Christmas during the English Civil Wars

13th Dec, 2021

The English Civil Wars (1642-51) between Parliamentarians and Royalists is considered to be one of the deadliest conflicts in British history. As the Royalist capital, Oxford was at the centre of it. The war also had an impact on one of the biggest celebrations of the year: Christmas.

The English Civil Wars

In the middle of the 17th century England was divided by a struggle for control between the Royalists and Parliamentarians. It was sparked by the difficult relationship between the Parliament and the King, differences in religion and economic policy. The loss of life was huge, estimated at around 4.5% of the population.

Portrait of Charles I on a horse
Equestrian Portrait of Charles I, by Anthony van Dyck, c. 1637–38, The National Gallery via Wiki Commons

Oxford was the Royalist capital and prisoners of war were imprisoned in Oxford Castle.

In 1649, the Parliamentarians were in control and committed one of the most shocking moments in British history. Their army was made up of professional soldiers instead of aristocrats. This included Oliver Cromwell, who rose to power from his role as a military commander. A number of victories in battle had led to the King leaving Oxford to surrender to enemy forces. He had been imprisoned for years, yet people across the country were still loyal to him and fighting. To stop this, the Parliamentarians put the King on trial. He was sentenced to death and beheaded. His ghost is rumoured to haunt Oxford, sometimes without his head.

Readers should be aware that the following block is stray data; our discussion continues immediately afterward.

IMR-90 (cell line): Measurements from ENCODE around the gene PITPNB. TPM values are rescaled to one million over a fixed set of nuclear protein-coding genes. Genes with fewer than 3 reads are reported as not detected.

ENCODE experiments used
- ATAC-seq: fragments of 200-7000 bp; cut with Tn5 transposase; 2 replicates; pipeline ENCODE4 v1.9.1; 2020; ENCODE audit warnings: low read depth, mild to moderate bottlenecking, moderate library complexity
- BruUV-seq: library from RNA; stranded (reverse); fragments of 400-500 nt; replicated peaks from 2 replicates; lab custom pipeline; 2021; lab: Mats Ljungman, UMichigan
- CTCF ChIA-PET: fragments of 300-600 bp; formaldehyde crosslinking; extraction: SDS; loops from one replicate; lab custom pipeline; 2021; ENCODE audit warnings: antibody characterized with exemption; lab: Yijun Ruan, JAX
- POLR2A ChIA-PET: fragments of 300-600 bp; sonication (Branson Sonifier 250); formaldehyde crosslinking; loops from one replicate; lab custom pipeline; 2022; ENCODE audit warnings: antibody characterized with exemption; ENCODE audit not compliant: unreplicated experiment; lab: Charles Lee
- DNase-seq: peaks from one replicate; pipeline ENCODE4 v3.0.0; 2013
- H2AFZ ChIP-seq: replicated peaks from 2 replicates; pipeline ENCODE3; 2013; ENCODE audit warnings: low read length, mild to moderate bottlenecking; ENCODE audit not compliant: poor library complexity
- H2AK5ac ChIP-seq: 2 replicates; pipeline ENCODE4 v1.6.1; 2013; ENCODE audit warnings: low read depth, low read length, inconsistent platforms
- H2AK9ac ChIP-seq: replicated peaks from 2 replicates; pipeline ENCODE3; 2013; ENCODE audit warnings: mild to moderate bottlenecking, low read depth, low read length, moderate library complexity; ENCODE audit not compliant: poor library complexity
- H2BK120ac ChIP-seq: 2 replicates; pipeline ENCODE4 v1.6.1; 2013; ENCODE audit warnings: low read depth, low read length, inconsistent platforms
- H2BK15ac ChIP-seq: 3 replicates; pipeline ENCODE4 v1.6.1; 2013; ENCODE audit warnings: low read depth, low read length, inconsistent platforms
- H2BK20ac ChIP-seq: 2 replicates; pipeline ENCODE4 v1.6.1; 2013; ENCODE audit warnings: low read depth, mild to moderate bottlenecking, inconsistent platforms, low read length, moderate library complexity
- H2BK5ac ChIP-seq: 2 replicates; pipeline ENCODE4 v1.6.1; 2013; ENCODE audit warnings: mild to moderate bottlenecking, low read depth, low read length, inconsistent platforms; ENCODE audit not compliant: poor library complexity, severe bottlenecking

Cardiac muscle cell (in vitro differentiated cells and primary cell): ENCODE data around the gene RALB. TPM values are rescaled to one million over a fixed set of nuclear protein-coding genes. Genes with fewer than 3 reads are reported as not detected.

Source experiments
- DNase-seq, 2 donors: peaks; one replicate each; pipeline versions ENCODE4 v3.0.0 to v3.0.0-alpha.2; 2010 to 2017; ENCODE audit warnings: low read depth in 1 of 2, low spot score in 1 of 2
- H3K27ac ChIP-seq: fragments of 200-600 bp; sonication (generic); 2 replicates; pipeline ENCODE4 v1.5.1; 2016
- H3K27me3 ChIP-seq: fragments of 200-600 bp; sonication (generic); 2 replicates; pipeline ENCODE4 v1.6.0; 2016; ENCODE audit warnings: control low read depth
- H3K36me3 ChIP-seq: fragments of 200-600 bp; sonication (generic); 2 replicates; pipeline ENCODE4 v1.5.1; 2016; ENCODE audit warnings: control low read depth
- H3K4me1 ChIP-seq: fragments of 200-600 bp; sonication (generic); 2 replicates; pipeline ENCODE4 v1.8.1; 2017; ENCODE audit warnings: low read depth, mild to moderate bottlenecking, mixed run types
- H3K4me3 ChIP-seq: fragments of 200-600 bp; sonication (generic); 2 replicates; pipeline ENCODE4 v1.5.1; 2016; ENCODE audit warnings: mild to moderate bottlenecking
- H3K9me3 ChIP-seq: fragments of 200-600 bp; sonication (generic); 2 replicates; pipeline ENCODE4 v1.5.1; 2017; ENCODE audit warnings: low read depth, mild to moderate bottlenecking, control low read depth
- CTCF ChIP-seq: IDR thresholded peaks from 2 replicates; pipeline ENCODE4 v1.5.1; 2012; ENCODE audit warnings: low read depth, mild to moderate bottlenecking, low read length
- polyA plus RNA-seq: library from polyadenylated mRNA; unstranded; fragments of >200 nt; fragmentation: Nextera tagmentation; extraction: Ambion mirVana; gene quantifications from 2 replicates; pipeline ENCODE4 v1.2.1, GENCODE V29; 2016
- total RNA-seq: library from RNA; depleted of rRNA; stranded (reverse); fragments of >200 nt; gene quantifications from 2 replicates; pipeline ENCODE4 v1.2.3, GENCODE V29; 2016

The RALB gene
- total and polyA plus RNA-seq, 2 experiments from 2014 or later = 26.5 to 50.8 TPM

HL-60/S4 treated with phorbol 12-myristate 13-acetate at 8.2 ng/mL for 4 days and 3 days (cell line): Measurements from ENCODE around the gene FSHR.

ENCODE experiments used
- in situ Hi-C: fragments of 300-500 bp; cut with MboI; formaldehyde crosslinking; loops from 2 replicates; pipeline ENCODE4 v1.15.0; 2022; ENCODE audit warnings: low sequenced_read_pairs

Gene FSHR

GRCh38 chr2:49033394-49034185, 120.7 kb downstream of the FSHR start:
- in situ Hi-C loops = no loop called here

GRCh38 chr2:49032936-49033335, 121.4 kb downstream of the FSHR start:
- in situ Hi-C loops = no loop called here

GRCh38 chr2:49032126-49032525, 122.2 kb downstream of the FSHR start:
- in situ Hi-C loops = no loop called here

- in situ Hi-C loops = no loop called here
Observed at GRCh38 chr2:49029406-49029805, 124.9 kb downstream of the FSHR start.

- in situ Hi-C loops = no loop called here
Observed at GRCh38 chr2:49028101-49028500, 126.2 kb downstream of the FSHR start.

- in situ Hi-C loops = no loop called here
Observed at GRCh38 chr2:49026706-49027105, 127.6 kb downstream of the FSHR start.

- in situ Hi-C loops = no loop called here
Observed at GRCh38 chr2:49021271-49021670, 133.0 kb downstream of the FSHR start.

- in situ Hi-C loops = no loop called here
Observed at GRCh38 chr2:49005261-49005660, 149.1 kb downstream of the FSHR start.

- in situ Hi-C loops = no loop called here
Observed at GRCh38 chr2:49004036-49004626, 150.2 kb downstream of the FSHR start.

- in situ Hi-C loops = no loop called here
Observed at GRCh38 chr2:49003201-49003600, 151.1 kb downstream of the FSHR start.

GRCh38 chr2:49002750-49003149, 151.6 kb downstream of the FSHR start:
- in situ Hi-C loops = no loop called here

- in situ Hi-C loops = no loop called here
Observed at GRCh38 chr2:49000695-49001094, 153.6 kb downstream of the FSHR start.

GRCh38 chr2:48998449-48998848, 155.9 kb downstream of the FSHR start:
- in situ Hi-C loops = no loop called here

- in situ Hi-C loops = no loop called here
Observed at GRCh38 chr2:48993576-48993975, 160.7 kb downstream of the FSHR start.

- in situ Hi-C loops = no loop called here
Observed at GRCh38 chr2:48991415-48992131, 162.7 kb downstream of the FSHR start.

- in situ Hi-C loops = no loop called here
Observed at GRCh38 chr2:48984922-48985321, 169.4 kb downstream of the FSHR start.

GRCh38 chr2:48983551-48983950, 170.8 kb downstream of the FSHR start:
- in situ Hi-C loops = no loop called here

The fighting continued. In 1649 the Rump Parliament was formed, though it could not decide on a constitution on how to govern the country. Cromwell, with the army’s support, dissolved it and replaced it with a National Assembly. After years of in-fighting and no progress, this was also dissolved by Cromwell.

Cromwell declared himself Lord Protector and introduced a written constitution. The Protectorate government was in power until Cromwell’s death in 1658. He named his son as his heir, though he could not control the army or Parliament. He was removed from power.

In 1660 the monarchy was restored with King Charles II on the throne.

Portrait of Charles II
Charles II, portrait by John Michael Wright, unknown date, Dulwich Picture Gallery via Wiki Commons

Christmas during the English Civil Wars

In the medieval era, Christmas was a huge celebration for many. It was twelve days where people decorated their homes, exchanged gifts and enjoyed delicious food. However, the English Civil Wars divided people of every social class. Both armies demanded money to keep fighting. Few people would have been able to afford their usual festivities during these years. 

Once the Parliamentarians were in control there was even less of a chance for celebrations: they were outlawed. The decision was inspired by strict Puritan values that believed people used the celebrations as an excuse for sinful behaviour. The New Model Army were ordered to stop any celebrations. Traditional decorations like holly and ivy were banned and singing carols was outlawed.

This did not completely stop Christmas celebrations because many were unwilling to abandon their traditions. People protested and rioted on Christmas Day against the Parliament’s decision. Private, subdued celebrations were common.

Christmas after the Restoration

In 1660, Parliament declared that Charles II was the rightful successor to the throne. The monarchy was restored and the new King removed the ban on Christmas celebrations. People were allowed to celebrate once again. Their celebrations often included visiting friends and family, attending church services, going to the theatre, sports, music and eating finer foods than usual.

Celebrate Christmas in the Castle this holiday season with a lantern led tour or a visit to Santa’s Grotto. Book your tickets now:

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